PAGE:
Modern Journaling: Integrating Mindful Journaling and Productive Planning | Audrey | Skillshare

Modern Journaling: Integrating Mindful Journaling and Productive Planning

Audrey, Watercolorist and Modern Calligrapher

Play Speed
  • 0.5x
  • 1x (Normal)
  • 1.25x
  • 1.5x
  • 2x
10 Lessons (51m)
    • 1. Welcome to Modern Journaling

      1:25
    • 2. Why should we journal?

      5:23
    • 3. My Journey and My Why

      5:46
    • 4. Discovering Your Why

      3:18
    • 5. My Modern Journal - An Overview

      6:39
    • 6. Supplies

      3:56
    • 7. Setting Up Your Journal

      15:51
    • 8. What to Do After Your First Journal

      1:41
    • 9. Lessons I've Learned

      5:58
    • 10. Final Thoughts

      1:22
56 students are watching this class

About This Class

f127d4f2

Are you ever frustrated with having separate notebooks for different purposes like journaling and planning? Do you wish there was a solution to merging the two? I encourage you to take this class on how to do just that! The "modern journal" seamlessly integrates productive planning and best practices for mindful journaling. 

There are worksheets to help you do some pre-planning. You can find them in the class downloads/resources (only available in desktop mode). 

I'm treating this class like a journey because this isn't about perfecting a skill or gaining useful tips. Your journal will become a clear reflection of who you are. That's why I start the class with "THE WHY". If you don't know why you're journaling, you'll quickly lose interest and give up on it. Make sure to take the time to watch those videos and reflect on your why.

86fc71f6

I also share about my journey because it's always easier to understand when you can hear about how someone else has done it.

Then we get into the practical steps with the supplies, setting it up ("The How"), and what to do after you're done with your first journal. 

I hope this class is one that you visit every now and then to keep you motivated and give you inspiration. 

I'll be sharing journal prompts and printables on my website on a monthly basis to help you out!

3081589e

I'll see you in class!

Love,
Audrey

Transcripts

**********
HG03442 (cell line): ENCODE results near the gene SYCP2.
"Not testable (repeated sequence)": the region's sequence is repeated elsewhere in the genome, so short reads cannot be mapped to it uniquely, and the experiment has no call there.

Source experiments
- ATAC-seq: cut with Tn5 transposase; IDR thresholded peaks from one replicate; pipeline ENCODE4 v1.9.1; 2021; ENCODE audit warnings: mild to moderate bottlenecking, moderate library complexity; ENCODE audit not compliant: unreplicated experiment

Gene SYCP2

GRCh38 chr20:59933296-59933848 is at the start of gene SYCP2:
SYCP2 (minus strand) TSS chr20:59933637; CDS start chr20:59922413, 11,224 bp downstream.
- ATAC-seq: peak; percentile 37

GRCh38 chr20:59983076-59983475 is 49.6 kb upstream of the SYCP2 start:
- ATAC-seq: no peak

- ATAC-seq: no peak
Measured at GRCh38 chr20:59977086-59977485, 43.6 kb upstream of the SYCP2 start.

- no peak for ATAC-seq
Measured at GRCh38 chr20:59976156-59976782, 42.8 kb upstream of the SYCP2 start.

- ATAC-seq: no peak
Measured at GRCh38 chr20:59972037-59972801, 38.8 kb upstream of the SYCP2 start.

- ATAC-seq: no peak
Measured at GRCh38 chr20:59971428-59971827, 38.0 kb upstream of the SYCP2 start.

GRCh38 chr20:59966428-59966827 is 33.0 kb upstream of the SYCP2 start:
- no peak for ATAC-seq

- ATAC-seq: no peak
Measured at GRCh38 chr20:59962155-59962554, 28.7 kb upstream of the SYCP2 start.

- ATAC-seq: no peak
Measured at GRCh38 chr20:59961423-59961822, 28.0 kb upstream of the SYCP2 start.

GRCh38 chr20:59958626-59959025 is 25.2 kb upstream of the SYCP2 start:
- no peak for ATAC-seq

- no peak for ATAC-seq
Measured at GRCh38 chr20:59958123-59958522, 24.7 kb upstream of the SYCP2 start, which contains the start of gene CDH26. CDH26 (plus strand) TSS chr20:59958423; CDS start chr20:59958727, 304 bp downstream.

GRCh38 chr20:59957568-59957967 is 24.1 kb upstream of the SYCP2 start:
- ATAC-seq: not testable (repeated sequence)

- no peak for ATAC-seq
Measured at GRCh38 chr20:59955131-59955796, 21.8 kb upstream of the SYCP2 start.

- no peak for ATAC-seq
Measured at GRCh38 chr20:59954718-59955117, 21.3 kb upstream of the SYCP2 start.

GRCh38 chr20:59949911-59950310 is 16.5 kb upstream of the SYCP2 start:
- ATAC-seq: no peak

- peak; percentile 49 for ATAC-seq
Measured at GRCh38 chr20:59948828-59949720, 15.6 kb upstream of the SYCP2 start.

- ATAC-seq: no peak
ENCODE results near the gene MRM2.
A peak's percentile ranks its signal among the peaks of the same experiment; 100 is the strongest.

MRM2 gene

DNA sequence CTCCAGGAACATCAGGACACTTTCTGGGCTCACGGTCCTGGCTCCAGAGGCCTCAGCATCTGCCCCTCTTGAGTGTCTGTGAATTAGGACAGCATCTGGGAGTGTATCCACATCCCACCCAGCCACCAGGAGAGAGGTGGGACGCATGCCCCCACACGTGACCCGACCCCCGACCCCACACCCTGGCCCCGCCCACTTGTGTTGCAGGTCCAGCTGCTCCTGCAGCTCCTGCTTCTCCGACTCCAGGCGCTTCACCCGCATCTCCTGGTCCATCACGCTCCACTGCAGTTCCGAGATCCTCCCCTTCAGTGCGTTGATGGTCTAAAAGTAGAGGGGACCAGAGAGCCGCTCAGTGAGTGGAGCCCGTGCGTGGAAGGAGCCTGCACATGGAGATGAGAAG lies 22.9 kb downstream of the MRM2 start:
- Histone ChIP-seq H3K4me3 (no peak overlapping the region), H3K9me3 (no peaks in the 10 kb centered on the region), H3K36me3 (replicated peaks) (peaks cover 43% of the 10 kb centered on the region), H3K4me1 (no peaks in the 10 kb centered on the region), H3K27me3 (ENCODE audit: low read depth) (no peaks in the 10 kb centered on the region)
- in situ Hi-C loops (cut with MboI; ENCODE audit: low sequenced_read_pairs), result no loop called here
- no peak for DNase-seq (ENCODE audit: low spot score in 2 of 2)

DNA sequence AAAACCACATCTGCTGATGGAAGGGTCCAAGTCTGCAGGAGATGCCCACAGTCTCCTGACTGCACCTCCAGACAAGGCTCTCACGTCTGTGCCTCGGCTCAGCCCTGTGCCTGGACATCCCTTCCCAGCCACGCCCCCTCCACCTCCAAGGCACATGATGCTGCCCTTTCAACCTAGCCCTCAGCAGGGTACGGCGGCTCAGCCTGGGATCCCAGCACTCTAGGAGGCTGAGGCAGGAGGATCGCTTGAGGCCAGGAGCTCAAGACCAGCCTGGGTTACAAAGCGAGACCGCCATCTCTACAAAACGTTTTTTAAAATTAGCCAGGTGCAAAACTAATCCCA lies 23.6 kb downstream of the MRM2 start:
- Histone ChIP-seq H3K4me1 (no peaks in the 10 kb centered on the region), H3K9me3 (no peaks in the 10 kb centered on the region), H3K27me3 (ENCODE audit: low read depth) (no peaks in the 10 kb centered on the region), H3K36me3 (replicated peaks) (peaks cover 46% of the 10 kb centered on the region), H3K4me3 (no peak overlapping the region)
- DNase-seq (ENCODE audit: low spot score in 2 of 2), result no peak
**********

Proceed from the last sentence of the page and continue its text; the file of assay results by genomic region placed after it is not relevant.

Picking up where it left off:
1. Welcome to Modern Journaling: Using a planner and a journal has always been a part of my life. I was that young girl with a big case of colorful pens, and doodles, and my journal. But as a teen and a young adult, I lost that habit. Life got busy and hectic. Then as an adult, digital apps replaced a lot of my analog journaling and planning practices, maybe you can relate. However, in the last few years, I realized that having a system where I can plan and journal, was what I needed all along in order to learn more about myself, to practice self-care, to express myself creatively, and still be productive and efficient with my tasks. Hi, my name is Audrey Ko, and I'm a teaching artist for watercolor and calligraphy right here on Skillshare. In this class, I want to share how the system of modern journaling has transformed my life, and how it can do the same for you. If you've been looking for a way to merge both the efficiency of a planner and the traditional practice of writing in a journal, then this class is for you. This class isn't about being perfect or creating the most beautiful journal, it's a personal journey that you're documenting and reflecting on along the way. So let's journey together. I'll see you in class. 2. Why should we journal?: Before I get into why this type of journaling is so important, I want to clarify some terms I'll be using. I'm calling this merging of a planner and a journal as the modern journal. The word modern doesn't mean that it's a digital tool, but rather just a broader term to describe how we're using the journal in today's world. When I say planner, I'm referring to those predesigned agenda planners that have your calendars, monthly, weekly, daily layout, all planned out for you. Sometimes there's space for notes and goal writing but the key is that it's predesigned and not very flexible to meet all your needs. Now when I say journal in conjunction with the idea of a planner, I'm talking about just a blank notebook that you usually write, dear diary type of entries, space for you to write dreams and goals, random thoughts, brainstorming, even doodles and sketches. Moving forward, I will be using either the term modern journal or just journal to be all encompassing and interchangeable. If I reference a journal in contrast to a planner, I'll probably call it traditional journaling. Now let's discuss why we Journal, why we plan, and why doing both simultaneously is beneficial. I want to highlight five of those benefits. Number 1, the act of writing boosts your memory and keeps it sharp. This is a long known and proven fact. When you physically write something down, you'll remember it far better than typing or reading. I see this playing out when I write down my grocery list. Sometimes I don't even have to reference my list because I actually recall writing it down letter for letter at a certain place in the page. Even more long-term, writing down your reflections, gratitudes, dreams and goals helps you stay focused and motivated. Number 2, on the idea of minds, the modern journal will help declutter your mind. I found planners to be so limiting because I didn't have any blank empty pages to dump my thoughts. I have a lot of those brain dumps or free thinking sessions. Even if I did have an empty page, it was usually snack in the back where I would get lost. However, with the modern journal, I can keep track of where all those pages are and reference them easily. The goal is not to have the prettiest journal, but to use this journal in order to have a clear mind and a space for you to express yourself. Number 3, mental and physical health benefits. Additional mental benefits include, reduced stress, a boost in your mood, and overall emotional health. Counselors and therapists may recommend journaling for those that just came out of a serious romantic relationship or when you lose a loved one. I'll share more about this in the my journey video. Believe it or not, there are actual health benefits such as improved immune system, combating certain diseases and even helping wounds heal faster. There's more information that I'll link in a resources page in the downloads. But you get the idea that journaling is more than just helping your mind, but also your body and soul. Number 4, it's a creative outlet. The great thing about designing your own modern journal is that you mold it to fit your needs. That also applies to the style. You can go as clean and minimal as you want to the other extreme of colorful and infused with art. Wherever you are in the spectrum, it'll work for you. It's also an outlet because you need to approach this journal with a mindset that it's for you. It's not for social media, it's not for other people. It's just for you. Last but not least, keeping a journal like this is priceless for posterity. Maybe it's because I work in a history museum. But being able to read about personal accounts of what life was like 5, 50, 100 plus years ago, is absolutely priceless. Even if it's about ordinary and everyday things, it provides insight that's impossible to just fabricate. Photos and videos, unfortunately, can be manipulated to look a certain way but a personal list of tasks, dreams, goals, doodles, and thoughts, they're real things that happen to real people. I always wish that I could find out more about my grandparents or even who my great-grandparents were. Wouldn't your journal be something to treasure for generations to come? Now take a deep breath, reflect on your why. Do any of these reasons resonate with you? Maybe you need a creative outlet or you're grieving over a loss of a loved one. Perhaps you need a space to process your thoughts. This step is important because if you don't know why you're keeping a journal, you'll lose motivation and eventually stop using it. Your why could change over time, but there always has to be a reason. So go ahead and do that reflection now. 3. My Journey and My Why: I want to share more about my personal journey with journals, and planners because it reveals my needs, and reflects how I currently use it. Perhaps there will be parts of my journey that you can relate to that will inform how the modern journal can help you to. I had grown up always writing in a journal. It started out as an outlet for me to practice my English since I was born in South Korea. In my elementary, and middle school years, my journal was more of a Dear Diary. I remember keeping a travel journal at one point writing for hours during road trips, documenting everything I saw, how I felt, and what I was excited about. Even as a student in my high school, and college years, I wrote honestly about my emotions, thoughts, and dreams for the future. I still have some of those notebooks now.. At the same time because I was a student, I had to keep a strict planner so that I could stay on top of my assignments, clubs, and social life. But even then, I wanted something that would serve both purposes of a journal, and a planner. From then into adulthood, I struggled to find that answer that would solve that problem. During college, I actually tried to DIY my own solution. This was before the Bullet Journal became a thing. I created my own monthly, weekly, and daily layouts, but it quickly fizzled out because I focused too much on making it look right, instead of on the content, and my journey through it. I resorted to using regular planners again, and having a separate journal to record my reflections. I got married in 2012, and I continued to journal, and plan separately, but this time I use digital means more for efficiency's sake. I wrote journal entries in Word documents, and saved them into folders. I use mostly the Google Calendar to schedule events, and appointments, and they all served their purposes as well, but only on the surface level. I still felt like something was missing. But in the summer of 2016, everything changed. A few months earlier in May, my grandmother passed away, and I wasn't there to see her go. She was in South Korea, and I was here in the US. It was my first time experiencing a death in the family, and an extreme sadness came over me, and I didn't know how to process my grief. I found myself falling behind on tasks, and appointments, and typing out a journal entry just didn't seem like it was enough. I began searching again for a new way of journaling that would help bridge the gap. That's when I found out about Bullet Journaling. But it was really overwhelming at first because of all the pretty spreads at the time that made me feel like it wasn't the right fit for me. But I went to bulletjournal.com, learned the basics from the founder Ryder Carroll, and started applying them. I'll admit the creative side of me still wanted the pretty layouts, and I found myself bringing up old habits again, and I focused too much on how the pages looked rather than what I actually wrote down. My first year of the Bullet Journal was just a lot of experimenting, and trying to make it fit my needs. I adopted the Bullet Journal system, and use the many blank pages for me to write about my grief, to process my feelings, to write letters to my grandmother, etc cetera. I actually started learning calligraphy, and watercolor because my grandmother was an artist as well, and that led me to starting my business things, and scene designs. Being able to journey through the grieving process allowed me to move on, and dream of bigger things. Sometimes I think that if I didn't have a way to journal, I might have suffered from depression, and I'm not sure what kind of person I would be today. I continue to evolve this new way of journaling to fit my needs from season to season, from year to year, and that's why I'm calling it the modern journal. I know it's not a completely brand new, innovative way of journaling, but it's more than a planner, and it's also more than a journal. It's the ability to have both, and more, and that's what makes it modern. I seldom use my Google Calendar now except for my Museum job, and everything else goes in my journal. I definitely don't type my journal entries anymore. I love the active actually writing it out, being able to scribble things out, and think about what I'm going to write before I commit pen to paper. Some of my needs were that I needed a very responsive productivity system, like the Bullet Journal. But I also needed a lot of empty pages to help declutter my mind, and be that creative outlets. I hope this will help you too to see that it is possible to have an all in one journal that is modern, away of merging the traditional practice of writing in a journal with the efficiency of a planner. Take a deep breath. Reflect on your relationship with journals, and planners. Maybe you're like me, and grew up having separate notebooks for each, or maybe you only plan or only journal, but you want to try having both. In your previous journals, and planners, what features resonated with you? Did you like this strict hour by hour scheduled layout? Do you like the bright colorful planners? Or do you prefer a more minimalistic approach? Feel free to use the reflection she provided in a downloadable resources to help you process. In the next video, we'll dive deeper into finding your why. 4. Discovering Your Why: Before we get into the nitty-gritty and start writing in our journals. I want to spend some time together thinking about your WHY and what you really want out of your journal. Remember my mistakes about focusing too much on the layout and not on the content? Well, I'd hate for you to make the same mistake. Think about how you would balance the journal and planner aspects. Maybe you want an even 50-50 split, or maybe you're more task-oriented but want a little bit of creative freedom. Perhaps you're more spontaneous, but need a little bit of structure to keep track of appointments. Know where your priorities are and let that guide you instead of trying to do exactly what someone else is doing. For example, I do have trackers only on a seasonal basis. There are times when I really need to be conscious of how much water I take in or maybe I'm saving up for a trip, and during those months I might set up some kind of tracker. Otherwise, I don't usually add that in my journal. For the journal type entries, think about your WHY for keeping a journal at all. Go back to the handout, the resources, and recall your WHY. Is it for goal-setting? Keeping track of thoughts or doodles? To remember dreams? To plan projects? Take some time to do this first before we go on to the next video. Here are some features to consider adding. On the planning side, you might want to add the following. Yearly, monthly, weekly, and/or daily layouts, Index and page numbers, lists of birthdays, title pages. Some journal features to add are a gratitude list, inspiring quotes, song lyrics, goal-setting, personal projects, doodle pages, dear diary type entries, business ideas like blog posts, painting subjects, social media posts, etc. Morning/night scribbles. Some optional features to add, trackers like habits, budget, fitness, diet, etc. Maybe a vacation or a trip scrapbook. Memories recap, a bucket list, and so much more based on your needs, lifestyle, and goals. So take some time to be in the right mindset. You can use the worksheets to help you plan. Starting in January on my website, I'll be releasing journal prompts by month to help keep you inspired to write. It's always hard to come up with things to write about, so prompts can help jump-start that process. Then the prompts could become part of your regular, monthly layout or you can phase it out and try something else. I also have a Pinterest board for modern journaling inspiration. If you need ideas of how to design your layouts or other journaling features, follow that Pinterest board. Now, I want to give you a detailed look at my journal and how my WHY has shaped it. 5. My Modern Journal - An Overview: In the next few videos, I want to show you how I set up my modern journal. Then in the following video, you'll get all ideas on how to design yours and get started. Finally, I'll designed my setup in a brand new journal with you. The basic design layout will look similar from month to month. But the first several pages are different because it's a table of contents that map out your journal. I'm going to focus more on those pages right now as I described my setup, you'll notice that I borrow a lot of the same ideas as the bullet journal. But I also want to show you how I go beyond the productivity genius of the bullet journal to incorporate the traditional practice of journaling. Also, as I show you my journal, don't be so concerned with my design just yet. That will come later. The content is more important for now. I my setup, I start with an index. This is really important because you don't have tabs or colored pages, although you can craft and add them later. Therefore, each page must also have a page number. Some companies create journals with page numbers already printed. Keep that in mind when you go to purchase yours. Your index will grow as you fill out your journal. For now, save about 3-4 pages. I like to add title pages. It gives me a chance to be creative and use some color. Then I added a quote that I really liked and some goals for the year. Then I have my yearly layout. I project about 12-18 months into the future because I tend to plan long-term. I usually use one whole journal for one year. For 2019, I started in January and projected into September 2020. There are lots of designs for yearly layouts, and we'll talk about that in a later video. I also like to have title pages for the months. I use a page for each one. Then I have my monthly layout. I use four pages for this. There's two parts. On the left, I have an overview of all the events and appointments for the month. If you have multiple things going on in the same day, you can do two lines per day or have the box calendar, monthly layout or both. Then on the right, I have three pages saved for a running to-do list. Many of my tasks tend to be long term, and it's difficult if you have to keep writing them over and over again because I didn't complete it in time. If you have quick turnaround projects or frequent deadlines, you may want to consider doing weekly or daily layouts. After the to-do list is where the journaling part really comes in. The next several pages until the next month's layout are filled with whatever I want to add. If I need to take notes or decide to do a journal entry, I use the next available page. Same with doodling, brainstorming, etc. I mark page numbers as I go and log it in the index. I keep my notes from church in here too. Sometimes I'll have projects specific pages, like here on pages 23-24. I'll create a separate task list. Then on the monthly layout, I referenced the page number for that task so I know where to go. I even take other skill share classes and take notes. Here's one from inking maps. These pages don't really have any structured design. They're very free-flowing and I like to incorporate my calligraphy and stickers here and there. Then as one month winds down, I start the monthly layout for the upcoming months. I usually do this one or two days before the next month starts. Sometimes I'll skip a page because I want the title page to be on the right side. I filled the left side with doodles or other thoughts from the remaining day or two of the month. I repeat the previous months design unless I want to change it up. I have a title page, monthly look at events and appointments, then a few pages for tasks. That's how every month looks for me. I'm generally using the same design because after years of experimenting with different layouts, I found that this is what works for me. Maybe in the future, I'll use weekly layouts when I need a more detailed focus on my tasks and events. But for now, my monthly layouts are enough. Once I design the layout, I actually have to do just a little bit more. In the bullet journal system, this part is called migrating. As I look at my events and appointments page, I refer to my yearly layout to see if there are any prescheduled things that I need to migrate into this month's page. Then I look at the previous months task list. If there's anything that hasn't been completed or needs to be completed in the next month, then I migrate it to this month's list here. If there's a task from the previous month that can be put off until much later, then it goes into the yearly layout. This active migrating is what makes the bullet journal so effective and keeps me on top of my tasks because I hate having to rewrite the same tasks over and over again. I do my best to accomplish them before the month is up. I use specific symbols to indicate whether they'd been migrated to the next month or the yearly layout. You may already have specific symbols or colors that you use. Feel free to use those or referred to bulletjournal.com to see how Ryder Carroll, the founder and creator, uses symbols. That's how my current modern journal likes. In the next few videos, we're going to get more practical with the supplies you can use and we'll design our new journal together. You can see how all of this plays out. 6. Supplies: Let's start with the absolute basic supplies. You'll need a notebook and a pen. If you have an empty journal sitting on your shelf, maybe start with that. I'm sure there is a pen in your junk drawer because everyone has a junk drawer. If you want to invest in other supplies and once you've got the habit of writing in your journal down, then here are some of my favorites. For notebooks, I don't really have a favorite brand. I've used at least three different brands and they all have their pros and cons, in general I look for the following; dotted pages, thicker pages, that there's no ghosting or bleeding, reasonable size so that I can fit it in my purse, usually around five inches by eight inches, a hardcover, an elastic band closure and ribbon bookmarks, and some journals will have a pocket in the back, which is great, but you can also create your own. I'm a total pens snob, so I have my favorites here. For general writing, I love the Sharpie fine point pens, Micron pens, Muji, and Staedtler. For brush calligraphy, I like to use the Tombow fudenosuke, the Pentel touch, and Mildliners. They all have a small brush tip and are easy to write with. Other coloring tools that I use are Crayola twistable crayons, super tip markers, and general colored pencils. Decorations that I use the most often are washi tape and stickers, sometimes I use stamps, but not as often as I'd like. Sometimes I'm designing the next layout outside my home, so I don't have my stamps with me. But I like to keep a small collection of stickers in the front pocket here that I added recently. Other tools that might be useful are a pencil case, pencil, ruler, glue, white-out, stencils, and scissors. I like using the six inch ruler because it fits perfectly in my pencil case. I like the glue pen from Tombow because it doesn't work the paper. I don't usually carry around the rest of these tools, but if I'm designing my journal in my studio, I might use them. Maybe there was a page in a magazine that I really liked, then I can cut it out and paste it in my journal. This is the pencil case that I use on a daily basis. The usual supplies are a few black pens, a black brush pen, and whatever color scheme that month is, and I have a few additional coloring tools to match. For December, the color scheme was light blue. So I have a few Staedtler pens, two Mildliners, one brush pen and one highlighter, and a paper make felt-tip pen. This is enough to keep me inspired and add some color into my journal. Again, don't feel like you have to add everything just because you have it or are influenced by social media, just start with your why. Will adding color help you be more productive? Will adding stickers bring you inspiration? Will using brush pens help you practice your calligraphy? Will these pens give you joy as your dealing with them? Start there and then start incorporating those supplies. Now it's your turn. You have your why, you have your supplies, so let's start designing our new journal together. 7. Setting Up Your Journal: In this video, I want to demonstrate how I set up a brand new journal. I will be speeding through certain parts, but I'll explain every step of the way. This initial step is like the planner part of the modern journal. After you're done, take a photo of one of the layouts to including your project, you will include the following. The index, key, your title page. yearly goals, your early layout, monthly title page, monthly goals, and a monthly layouts. Let's start with the index. Some journals have some pages predesigned for you, but if you don't save the first few pages for this, writes a bold title and we'll come back to it periodically to fill it out. The key can really go anywhere. It can be on a post-it that you transfer from journal to journal or you can design it right in the journal. I don't usually have a key because I know now which symbols mean what. But I'll show you a which symbols I use and what they mean on a separate piece of paper. Similar to 2019, I want to add a title page for 2020. You can get really creative here. You can use a stamp, stencil or anything to make it stand out. I want to save a page for my goals. I'll write the title in for now. Then I might save this page for a quote. Now Let's get into the yearly layouts. I like to project up to 18 months. In 2019, I was able to fit three months per page. But as you can see, I run out a space for certain months. For 20-20, I'm going to do only two months per page. This is the most tedious part, writing out all the numbers for each month. To design this page, first, I'm going to figure out where the center is and then use that to divide my pages in half. I can use a pencil to make a small mark. Then I'll write in the months of the year. Then go back and write in the number calendars. There are stamps and other tools to help make these go faster, or you can even print it out and paste it here. It's your journal, so do what works best for you. Now, I'll speed through a little bit so you can still watch me work. Then I'll show you the final result. Before I move onto them monthly, I need to migrate anything from my 2019 yearly layout that would be relevant here. I can also list important birthdays, anniversaries, other big events that I know are happening. I might also use some of my stickers to embellish and add some flair. As I'm going, I'm adding my page numbers, and when that section is done, I'll add it to my index. After the yearly, I'll create my monthly title page for the first month. In this case, it's January. Right after that, comes my monthly layout. But you can make it your own by adding monthly goals here, maybe a habit tracker or an inspirational quote. For my monthly layout, I'll add the month's title, and sometimes I'll have a color scheme per month. That's a small way for me to add some color without going too crazy. Then I'll write the days of the month and the date in two columns. I'll save the next three pages for my to-do list. Before I move on, I need to check my 2019 journal's December calendar to see if there's anything I need to migrate to 2020. Don't forget to keep adding page numbers and add them to your index. A side note about the index, you don't always have to add individual page numbers to it. You can do groups of pages or even skip them if they're not worth labeling in the index. Now that I'm done with the planner section of the modern journal, I'm going to predesign a few journaling prompts to get me started. I might do this periodically to keep up with my writing habits. Something that I want to start in 2020 is AM/PM scribbles. This is a way for me to capture any random thoughts I have first thing in the morning. Maybe it's a dream I just had. At night, I want to store any lingering thoughts or notes that I may want to follow up on later. I'm going to start by saving two pages for that. I don't want to save too many pages in case I don't fill them up. If I run out of room, I'll just skip to the next available page and continue there. Then in the index, I would indicate that it was from, for example, pages 11-12, and then 18-19. Some other journal layouts that I want to prep now is a blog post ideas page. This is a great place for me to dump all of my thoughts that have to do with blog posts. That could include watercolor tutorials, calligraphy-related tutorials, journal ideas like this, or anything else that might just come to mind. I'm just going to write out the title for now. I first traced it in pencil because I didn't want to mess up the title look. Fortunately, as long as you write lightly enough, it should erase pretty easily. I'm going to leave these two pages completely blank. In the past, I used to draw columns and rows, but again, I found those really limiting. So when I just have a blank page like this, I can draw circles, or bubbles, or arrows. It's just a free-flowing area. Since that's how I like to work, I want my pages to reflect that. If you're more of a, "I need line.", so then go ahead. Use a ruler and draw those horizontal rows or draw rectangles with arrows just so it gets you thinking in that way. But for me, like I said, I like to just leave it open so I can map it however I feel like. The next spread that I want to work on is, I want to plan out all of my calligraphy worksheets that I design. If you didn't know, on my website, on a monthly basis, I offer free calligraphy worksheets. Right here, I've divided it by month, and then I drew out three lines because I offer three words per worksheet. You can check those out on my website later. But just like earlier, I'm going to just write out the title and then fill in these lines, but this time I'm going to use a little bit of gold. I'm still going to use gray for my title, but then use gold for the rest of it. Here we go. To finish this layout, I'm just going to erase all my pencil lines that I sketched earlier, and then write my page numbers here at the bottom, and then I will add them to the index. These are just some examples of month long journal layouts that you can add to your journal too. It doesn't have to be super fancy like in this one. Like I said, you just write a title and then just leave the rest of it blank. You don't have to get all fancy pancy, especially if you're like me, and just like things to be open-ended like this. That's it. Once January rolls around, I'll be using this journal and continuing on with writing page by page until January 29th, or 30th, or so. Then I'll start designing February's layouts. You keep this cycle going until you finish the year or you finish the notebook. 8. What to Do After Your First Journal: [MUSIC] If you haven't already decorated the outside of your journal, you can do so now. Maybe your journal chronicles, January through June of that year. Then you can write on the spine of your journal, you can use a sharpie, a paint pen, gold foil, whatever fancies you, as long as it's permanent, or you can name it 2020, Volume 1, whatever floats your boats. If your cover is plain, maybe you can decorate the outside of it with your word or the motto of the year. Once you're done with one journal, you can immediately start in the next one. If it's in the middle of the month, you may have to spend a little bit more time duplicating info into the new journal. But you can always start with the index, the yearly layout, and then that month's layout, maybe you're starting a new year in the middle of a notebook. You can make a divider page by using a paper clip, covering it up with scrapbook paper or something else to distinguish the start of a new year. Then you can start, again, with the index, yearly layout, the next month's layout, et cetera. If you're close to the end of a notebook and the New Year is just around the corner, then I suggest just starting in a new notebook. You can always fill the empty pages of the previous one with doodles and photos, et cetera. Once you've finished one journal, it's really easy to start the next one. Be really proud of yourself and be excited. 9. Lessons I've Learned: Since this is a journey, I want to share some things I've learned during mine. First, you need discipline. Like any habit or new skill, discipline is required especially if you're not used to daily journaling. It may take a few weeks for you to get used to a new routine, and used to carrying your journal around with you everywhere. I try to make it a priority to look at my journal first thing in the morning, even before my phone. I take a look at what I have to accomplish today. I prioritize certain tasks, and projects, and I make it a point to visit my journal before I go to bed. That's another reason why I want to try that AM, PM scribbles. I have a very solid reason to write in my journal. But also, don't worry if you missed a few days or even weeks. There's no rule that says you have to write every day. Not everyone feels that they're everyday thoughts are journal worthy, and that's okay. Skip that day, move on. You can always jump back in. It'll take a little while to adjust to writing down all your appointments instead of typing them in your phone. But soon you'll find yourself using a daily because you're using it not just as a journal but also a planner. Next, allow yourself to make mistakes. If I let perfectionism takeover, I would've stopped journaling years ago. But you can't let that stop you. Journeys are messy. The trajectory is never a straight line. Sometimes you start on a linear path, but then you get distracted, or you stray, or you hit rock bottom, or you go backwards. It's the same with journals. You may rip out a few pages here, and there, you use white out, you will cover up mistakes with Washi tape, and stickers. You'll use a big Sharpie to strike through errors, and it'll happen. It's all part of your journey, and on that note, feel free to take a photo of your messy page. Let's be proud of our messiness. Next, go page by page, don't skip around. The beauty of starting with a blank journal is that you can make it your own. But the idea of the modern journal is that it's a direct reflection of your daily life. The minute you start saving pages, and adding things in future pages, you break that daily life cycle. The Journal should be a chronological review of your life from day one to the last page. When you need to add a special page like a list of books to read, just add it to the very next blank page. Then note the page number in the index. That's why the index is important. When I look back at my previous journals, it's much clearer to me to see how much I've matured as a person or how I think through decisions or recurrent dreams that I've had. I wouldn't have those same revelations if I skipped around, and hand things out of order. Let's make this year one that we will fully remember, so that when we look back over the year, we won't have to scratch our heads wondering where the time went. But exactly will know how we felt on April 14th, what we did on June 21st. The goals that we accomplished, the good habits we've developed, and how we're becoming better versions of ourselves with each year. Finally, this last one is more of a tip than a lesson. Remember that you can journal anywhere. That's why I like to choose a journal size that's small enough to fit in all of my purses. I like to carry it to the cafe even when I meet up with a friend. When I'm shopping, I take my journal with me, I have my grocery list. I also take it with me to church so I can take notes. It gives me chances to reflect even throughout the day. This journal will quickly become part of your daily routine. You wake up with it, you take it around with you all day. Then before you go to bed, you also take a look at it one more time to see what's coming up or to reflect on the day's activities. It's an extension, and a reflection of who you are. Choose a journal that makes you happy. Maybe the cover is your favorite color. Maybe it has an animal that you really like or an inspiring or funny quote that makes you laugh. Let the act of writing in a journal be something that you look forward to. Something that brings you joy, something that makes you happy. It should never become a source of stress or a burden on you. The moment that it does, take some time to step back, and evaluate why it's doing that. Maybe you're focusing too much on making it look pretty. Maybe you feel the pressure that you have to display something beautiful on social media. If you start feeling those kinds of pressures, use your journal to even write about it. As you carry around your journal, you'll start to develop an attachment to it. When you finish your journal, it becomes a really important piece of your story, take it around with you, show it off to your friends and family, and spread the joy of writing in a journal. Maybe it'll catch on. There are many more lessons that I've learned, and I'm sure there are still more to learn. Keep an open mind. Remember that this is your unique journey. Use this journal as a living testament of that. 10. Final Thoughts: Before I end this class, I have a few final thoughts. First, I hope you'll check in on this class from time to time, and share your journey with me. I hope you'll see some real growth happening, from the inside out. Second, take a moment to check out the project prompts. There are a few things that you can share. Share one layout design or share an inspirational layout design that you really like or that you've pinned. You can share your messy peaches. Let's celebrate our mistakes. You can share your worksheet notes. Take a photo of your supplies, and if you can, check in monthly or quarterly, with updates about how your journal is evolving. Thank you for taking my class on Modern Journaling. If you enjoyed this class, please leave a review and share your thoughts with me. I'd also love to connect with you on social media. You can find me on Facebook and Instagram at ThingsUnseenDesigns. For this class, I'm using the hashtag JournalWithTUD. Until next time. Bye.